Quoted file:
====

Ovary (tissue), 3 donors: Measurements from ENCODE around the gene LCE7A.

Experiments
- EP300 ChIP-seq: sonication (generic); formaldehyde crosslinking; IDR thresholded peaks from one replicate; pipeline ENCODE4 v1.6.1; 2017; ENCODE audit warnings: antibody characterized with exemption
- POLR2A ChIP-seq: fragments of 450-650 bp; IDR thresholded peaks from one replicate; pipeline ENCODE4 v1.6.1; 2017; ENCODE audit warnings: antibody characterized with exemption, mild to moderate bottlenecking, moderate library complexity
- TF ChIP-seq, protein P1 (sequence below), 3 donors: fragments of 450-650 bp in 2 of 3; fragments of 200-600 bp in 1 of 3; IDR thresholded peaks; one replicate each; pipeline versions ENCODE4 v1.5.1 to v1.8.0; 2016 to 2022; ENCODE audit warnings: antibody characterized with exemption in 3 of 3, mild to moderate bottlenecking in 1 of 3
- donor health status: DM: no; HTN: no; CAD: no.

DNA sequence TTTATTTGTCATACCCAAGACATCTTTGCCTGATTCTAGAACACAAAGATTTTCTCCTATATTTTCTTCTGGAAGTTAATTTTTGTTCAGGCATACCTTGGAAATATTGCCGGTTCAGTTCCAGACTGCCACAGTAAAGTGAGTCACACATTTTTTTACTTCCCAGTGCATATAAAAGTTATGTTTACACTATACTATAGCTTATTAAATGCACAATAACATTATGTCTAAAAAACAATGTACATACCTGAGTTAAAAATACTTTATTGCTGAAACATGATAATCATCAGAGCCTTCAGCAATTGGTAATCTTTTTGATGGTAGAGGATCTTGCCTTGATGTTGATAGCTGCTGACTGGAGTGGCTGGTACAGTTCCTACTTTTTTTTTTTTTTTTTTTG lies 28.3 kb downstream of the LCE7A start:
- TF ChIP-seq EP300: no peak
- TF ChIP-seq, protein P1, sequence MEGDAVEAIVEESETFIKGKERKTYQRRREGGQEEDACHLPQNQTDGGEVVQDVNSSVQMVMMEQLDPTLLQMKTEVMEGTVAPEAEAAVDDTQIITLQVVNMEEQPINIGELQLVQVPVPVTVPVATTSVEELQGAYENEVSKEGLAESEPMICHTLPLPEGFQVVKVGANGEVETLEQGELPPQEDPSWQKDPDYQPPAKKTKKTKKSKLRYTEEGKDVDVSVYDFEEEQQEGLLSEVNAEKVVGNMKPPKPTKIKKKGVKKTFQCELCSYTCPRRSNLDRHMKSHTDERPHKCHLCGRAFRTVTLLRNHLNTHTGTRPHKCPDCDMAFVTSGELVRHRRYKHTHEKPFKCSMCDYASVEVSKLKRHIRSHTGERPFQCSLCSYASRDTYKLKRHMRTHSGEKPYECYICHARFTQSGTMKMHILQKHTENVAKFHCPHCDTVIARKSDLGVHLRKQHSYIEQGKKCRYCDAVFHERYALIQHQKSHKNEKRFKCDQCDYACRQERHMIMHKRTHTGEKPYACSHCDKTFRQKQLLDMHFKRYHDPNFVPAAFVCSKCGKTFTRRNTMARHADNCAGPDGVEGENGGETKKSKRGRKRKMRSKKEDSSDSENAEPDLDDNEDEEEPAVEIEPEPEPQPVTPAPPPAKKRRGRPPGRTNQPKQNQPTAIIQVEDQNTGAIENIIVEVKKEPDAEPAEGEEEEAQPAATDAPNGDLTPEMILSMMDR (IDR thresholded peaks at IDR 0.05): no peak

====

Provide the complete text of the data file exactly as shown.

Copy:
Ovary (tissue), 3 donors: Measurements from ENCODE around the gene LCE7A.

Experiments
- EP300 ChIP-seq: sonication (generic); formaldehyde crosslinking; IDR thresholded peaks from one replicate; pipeline ENCODE4 v1.6.1; 2017; ENCODE audit warnings: antibody characterized with exemption
- POLR2A ChIP-seq: fragments of 450-650 bp; IDR thresholded peaks from one replicate; pipeline ENCODE4 v1.6.1; 2017; ENCODE audit warnings: antibody characterized with exemption, mild to moderate bottlenecking, moderate library complexity
- TF ChIP-seq, protein P1 (sequence below), 3 donors: fragments of 450-650 bp in 2 of 3; fragments of 200-600 bp in 1 of 3; IDR thresholded peaks; one replicate each; pipeline versions ENCODE4 v1.5.1 to v1.8.0; 2016 to 2022; ENCODE audit warnings: antibody characterized with exemption in 3 of 3, mild to moderate bottlenecking in 1 of 3
- donor health status: DM: no; HTN: no; CAD: no.

DNA sequence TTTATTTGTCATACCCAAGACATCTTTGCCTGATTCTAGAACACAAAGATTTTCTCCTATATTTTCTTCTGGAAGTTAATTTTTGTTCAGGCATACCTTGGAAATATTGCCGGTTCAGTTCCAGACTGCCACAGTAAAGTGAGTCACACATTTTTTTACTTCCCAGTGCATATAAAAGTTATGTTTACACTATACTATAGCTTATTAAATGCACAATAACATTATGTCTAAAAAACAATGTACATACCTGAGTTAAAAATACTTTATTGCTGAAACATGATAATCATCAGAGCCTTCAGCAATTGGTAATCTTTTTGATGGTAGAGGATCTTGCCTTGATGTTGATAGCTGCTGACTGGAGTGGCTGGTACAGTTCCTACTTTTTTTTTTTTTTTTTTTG lies 28.3 kb downstream of the LCE7A start:
- TF ChIP-seq EP300: no peak
- TF ChIP-seq, protein P1, sequence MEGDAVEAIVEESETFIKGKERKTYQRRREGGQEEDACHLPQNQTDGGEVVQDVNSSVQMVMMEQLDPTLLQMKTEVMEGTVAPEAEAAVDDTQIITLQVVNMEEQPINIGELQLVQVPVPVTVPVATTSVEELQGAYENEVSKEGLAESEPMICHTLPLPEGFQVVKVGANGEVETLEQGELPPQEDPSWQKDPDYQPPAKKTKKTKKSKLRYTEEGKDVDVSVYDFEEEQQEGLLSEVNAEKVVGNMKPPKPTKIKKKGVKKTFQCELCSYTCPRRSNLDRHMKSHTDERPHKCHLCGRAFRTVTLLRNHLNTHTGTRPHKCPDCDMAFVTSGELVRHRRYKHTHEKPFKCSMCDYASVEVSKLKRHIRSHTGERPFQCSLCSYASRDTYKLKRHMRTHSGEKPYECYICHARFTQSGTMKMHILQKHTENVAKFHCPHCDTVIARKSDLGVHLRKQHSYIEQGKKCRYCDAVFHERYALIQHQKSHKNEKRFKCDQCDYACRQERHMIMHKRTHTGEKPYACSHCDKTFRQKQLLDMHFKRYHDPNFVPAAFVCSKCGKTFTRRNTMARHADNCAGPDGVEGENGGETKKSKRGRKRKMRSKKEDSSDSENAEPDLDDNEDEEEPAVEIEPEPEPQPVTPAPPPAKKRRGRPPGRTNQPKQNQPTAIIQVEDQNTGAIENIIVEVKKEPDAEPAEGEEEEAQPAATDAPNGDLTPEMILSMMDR (IDR thresholded peaks at IDR 0.05): no peak